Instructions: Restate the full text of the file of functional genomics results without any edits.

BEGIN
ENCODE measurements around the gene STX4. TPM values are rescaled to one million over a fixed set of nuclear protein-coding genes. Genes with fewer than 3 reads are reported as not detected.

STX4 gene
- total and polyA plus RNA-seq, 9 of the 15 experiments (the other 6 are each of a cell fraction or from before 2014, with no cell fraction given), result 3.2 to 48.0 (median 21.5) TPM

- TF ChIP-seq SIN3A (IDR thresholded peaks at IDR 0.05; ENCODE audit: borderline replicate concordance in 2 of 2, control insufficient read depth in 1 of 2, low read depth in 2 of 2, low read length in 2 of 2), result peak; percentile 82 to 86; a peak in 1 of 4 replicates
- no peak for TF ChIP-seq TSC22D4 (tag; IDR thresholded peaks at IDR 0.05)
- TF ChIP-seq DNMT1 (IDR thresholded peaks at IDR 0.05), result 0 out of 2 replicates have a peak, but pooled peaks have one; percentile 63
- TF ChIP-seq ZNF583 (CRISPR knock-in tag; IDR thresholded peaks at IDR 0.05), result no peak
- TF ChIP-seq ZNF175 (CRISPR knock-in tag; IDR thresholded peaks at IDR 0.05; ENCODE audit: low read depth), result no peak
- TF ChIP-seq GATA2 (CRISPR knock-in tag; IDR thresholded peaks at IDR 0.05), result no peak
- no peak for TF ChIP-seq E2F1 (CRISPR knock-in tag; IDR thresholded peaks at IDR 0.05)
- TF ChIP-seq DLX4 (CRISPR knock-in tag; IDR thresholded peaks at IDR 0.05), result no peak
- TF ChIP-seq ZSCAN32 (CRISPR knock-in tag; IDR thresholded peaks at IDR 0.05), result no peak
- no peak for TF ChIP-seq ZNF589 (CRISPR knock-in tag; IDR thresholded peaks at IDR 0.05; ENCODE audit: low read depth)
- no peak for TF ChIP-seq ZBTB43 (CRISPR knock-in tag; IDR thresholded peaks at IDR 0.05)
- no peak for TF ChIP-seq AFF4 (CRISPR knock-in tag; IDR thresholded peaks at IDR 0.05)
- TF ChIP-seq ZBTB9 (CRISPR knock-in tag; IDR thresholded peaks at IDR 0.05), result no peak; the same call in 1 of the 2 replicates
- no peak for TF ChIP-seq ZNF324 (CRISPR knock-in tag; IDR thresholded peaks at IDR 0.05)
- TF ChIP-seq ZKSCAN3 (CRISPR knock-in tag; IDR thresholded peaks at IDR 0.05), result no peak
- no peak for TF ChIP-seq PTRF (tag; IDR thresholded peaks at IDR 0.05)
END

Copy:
ENCODE measurements around the gene STX4. TPM values are rescaled to one million over a fixed set of nuclear protein-coding genes. Genes with fewer than 3 reads are reported as not detected.

STX4 gene
- total and polyA plus RNA-seq, 9 of the 15 experiments (the other 6 are each of a cell fraction or from before 2014, with no cell fraction given), result 3.2 to 48.0 (median 21.5) TPM

- TF ChIP-seq SIN3A (IDR thresholded peaks at IDR 0.05; ENCODE audit: borderline replicate concordance in 2 of 2, control insufficient read depth in 1 of 2, low read depth in 2 of 2, low read length in 2 of 2), result peak; percentile 82 to 86; a peak in 1 of 4 replicates
- no peak for TF ChIP-seq TSC22D4 (tag; IDR thresholded peaks at IDR 0.05)
- TF ChIP-seq DNMT1 (IDR thresholded peaks at IDR 0.05), result 0 out of 2 replicates have a peak, but pooled peaks have one; percentile 63
- TF ChIP-seq ZNF583 (CRISPR knock-in tag; IDR thresholded peaks at IDR 0.05), result no peak
- TF ChIP-seq ZNF175 (CRISPR knock-in tag; IDR thresholded peaks at IDR 0.05; ENCODE audit: low read depth), result no peak
- TF ChIP-seq GATA2 (CRISPR knock-in tag; IDR thresholded peaks at IDR 0.05), result no peak
- no peak for TF ChIP-seq E2F1 (CRISPR knock-in tag; IDR thresholded peaks at IDR 0.05)
- TF ChIP-seq DLX4 (CRISPR knock-in tag; IDR thresholded peaks at IDR 0.05), result no peak
- TF ChIP-seq ZSCAN32 (CRISPR knock-in tag; IDR thresholded peaks at IDR 0.05), result no peak
- no peak for TF ChIP-seq ZNF589 (CRISPR knock-in tag; IDR thresholded peaks at IDR 0.05; ENCODE audit: low read depth)
- no peak for TF ChIP-seq ZBTB43 (CRISPR knock-in tag; IDR thresholded peaks at IDR 0.05)
- no peak for TF ChIP-seq AFF4 (CRISPR knock-in tag; IDR thresholded peaks at IDR 0.05)
- TF ChIP-seq ZBTB9 (CRISPR knock-in tag; IDR thresholded peaks at IDR 0.05), result no peak; the same call in 1 of the 2 replicates
- no peak for TF ChIP-seq ZNF324 (CRISPR knock-in tag; IDR thresholded peaks at IDR 0.05)
- TF ChIP-seq ZKSCAN3 (CRISPR knock-in tag; IDR thresholded peaks at IDR 0.05), result no peak
- no peak for TF ChIP-seq PTRF (tag; IDR thresholded peaks at IDR 0.05)